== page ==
I wonder if this is another reason why “leaving Orthodoxy” narratives, fictional and non-fictional, are so much more common than “joining Orthodoxy” narratives, as I have discussed here before.  It’s not really a genre that we promote (not that Orthodox Judaism encourages the writing of fiction or memoirs, or creative writing generally).

Doubtless part of the reason is that Christianity is a religion based on the personal salvation of the individual through the personal sacrifice of Jesus and mediated through the introspective writings of Paul in the New Testament.  Whereas Judaism is a communal/national religion based, at the very least, on creating communities based on love and mutual aid, building together to a nation state built, ideally, on love and compassion and eventually an example for a new world order built on love and compassion through monotheism.  There isn’t much room in that narrative for the individual’s long dark night of the soul.  It’s just not relevant.  It took some fairly unique circumstances to produce figures like Rebbe Nachman of Bratzlav or Rav Soloveitchik who can let us peek a little at what a kind of Jewish dark night of the soul literature might look like.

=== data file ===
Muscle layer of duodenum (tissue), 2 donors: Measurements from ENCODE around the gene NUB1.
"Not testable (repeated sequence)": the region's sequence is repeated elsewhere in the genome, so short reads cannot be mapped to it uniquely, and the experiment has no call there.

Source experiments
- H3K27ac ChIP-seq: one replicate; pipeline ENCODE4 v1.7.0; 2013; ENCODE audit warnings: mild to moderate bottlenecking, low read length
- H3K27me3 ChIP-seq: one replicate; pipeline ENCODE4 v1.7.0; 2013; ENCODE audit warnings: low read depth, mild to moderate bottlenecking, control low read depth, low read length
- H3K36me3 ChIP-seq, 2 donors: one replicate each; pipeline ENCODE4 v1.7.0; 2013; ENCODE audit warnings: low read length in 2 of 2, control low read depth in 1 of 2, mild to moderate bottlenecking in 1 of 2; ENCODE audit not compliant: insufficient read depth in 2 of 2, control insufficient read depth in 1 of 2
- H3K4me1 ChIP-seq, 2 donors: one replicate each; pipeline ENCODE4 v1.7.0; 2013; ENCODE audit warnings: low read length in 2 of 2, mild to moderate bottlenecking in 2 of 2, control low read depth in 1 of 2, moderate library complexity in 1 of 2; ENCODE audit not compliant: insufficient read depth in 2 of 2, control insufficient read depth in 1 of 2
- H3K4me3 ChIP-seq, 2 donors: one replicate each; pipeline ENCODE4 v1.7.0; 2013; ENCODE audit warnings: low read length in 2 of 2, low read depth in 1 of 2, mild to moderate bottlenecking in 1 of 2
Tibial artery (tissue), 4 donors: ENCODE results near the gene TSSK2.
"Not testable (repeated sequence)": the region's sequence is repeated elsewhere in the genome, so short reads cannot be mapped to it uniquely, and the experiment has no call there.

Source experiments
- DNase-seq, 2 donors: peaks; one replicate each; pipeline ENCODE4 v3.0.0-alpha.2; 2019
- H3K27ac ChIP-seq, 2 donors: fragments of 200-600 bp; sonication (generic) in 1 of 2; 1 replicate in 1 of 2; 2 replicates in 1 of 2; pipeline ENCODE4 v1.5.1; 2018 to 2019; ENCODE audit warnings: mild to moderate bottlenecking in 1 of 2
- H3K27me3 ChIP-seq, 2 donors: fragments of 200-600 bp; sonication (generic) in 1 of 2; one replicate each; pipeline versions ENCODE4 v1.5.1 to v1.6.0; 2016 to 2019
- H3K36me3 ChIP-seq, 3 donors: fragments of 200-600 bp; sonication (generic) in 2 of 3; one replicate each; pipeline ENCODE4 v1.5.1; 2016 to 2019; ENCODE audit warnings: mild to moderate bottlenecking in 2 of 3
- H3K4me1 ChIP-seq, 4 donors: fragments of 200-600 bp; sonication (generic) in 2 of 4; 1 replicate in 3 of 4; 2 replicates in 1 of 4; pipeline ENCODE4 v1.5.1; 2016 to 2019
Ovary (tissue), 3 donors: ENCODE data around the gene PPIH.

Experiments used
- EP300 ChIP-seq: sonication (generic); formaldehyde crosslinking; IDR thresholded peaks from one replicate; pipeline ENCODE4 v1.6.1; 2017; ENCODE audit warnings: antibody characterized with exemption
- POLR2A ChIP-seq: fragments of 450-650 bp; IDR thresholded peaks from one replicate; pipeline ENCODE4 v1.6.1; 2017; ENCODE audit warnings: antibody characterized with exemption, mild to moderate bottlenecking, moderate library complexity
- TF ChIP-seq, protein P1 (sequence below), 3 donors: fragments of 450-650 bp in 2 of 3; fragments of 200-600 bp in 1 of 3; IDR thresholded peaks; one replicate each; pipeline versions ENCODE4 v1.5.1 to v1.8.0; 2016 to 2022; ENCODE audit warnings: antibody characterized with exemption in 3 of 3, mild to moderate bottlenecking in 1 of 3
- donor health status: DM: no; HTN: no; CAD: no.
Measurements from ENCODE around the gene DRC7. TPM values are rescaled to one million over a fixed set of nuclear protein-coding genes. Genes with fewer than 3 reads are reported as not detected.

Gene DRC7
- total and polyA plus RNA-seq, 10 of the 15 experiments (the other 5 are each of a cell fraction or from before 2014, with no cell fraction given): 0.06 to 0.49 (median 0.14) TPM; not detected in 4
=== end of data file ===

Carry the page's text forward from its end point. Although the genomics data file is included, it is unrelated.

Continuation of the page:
***

As for Yom Tov (the festival), it was OK, but I struggled to connect with the religious ideals of the festival (hence, in part, this post).  I prayed a lot, studied Torah a lot, ate a lot, slept a lot.  I had a lot of aches and pains from my workout on Wednesday.  I think I’ve pulled a lot of muscles in my arms, legs and torso.  I did still go for a couple of walks despite the pain.  I also woke up in the middle night with a migraine yesterday.  My mood was mostly OK, but dipped a bit this afternoon.  That’s about all there is to report, though, aside from continued irritation at the illegal minyan (prayer quorum) next door.  I think I’m getting a better idea of why that annoys me so much (aside from all the obvious reasons), but it’s too late to deal with that now and this is a long enough post already.

Eat Pray Read Sleep Fret

It was another ordinary COVID-19 Shabbat of eating, praying, reading and sleeping.  However, there was also quite a lot of agitated thoughts about religion.  I was thinking a lot about a few things, most notably Rambam’s (Moses Maimonides’) thirteen principles of faith and his understanding of reward and punishment.  These thoughts came from a number of things I’ve been reading recently, most notably Rabbi Joshua Berman’s Ani Maamin: Biblical Criticism, Historical Truth, and the Thirteen Principles of Faith and debates on the Rationalist Judaism blog about whether God can be meaningfully said to have “caused” COVID-19, which led me to re-read the appendix on Rambam’s view of reward and punishment at the back of Menachem Kellner’s Must a Jew Believe Anything?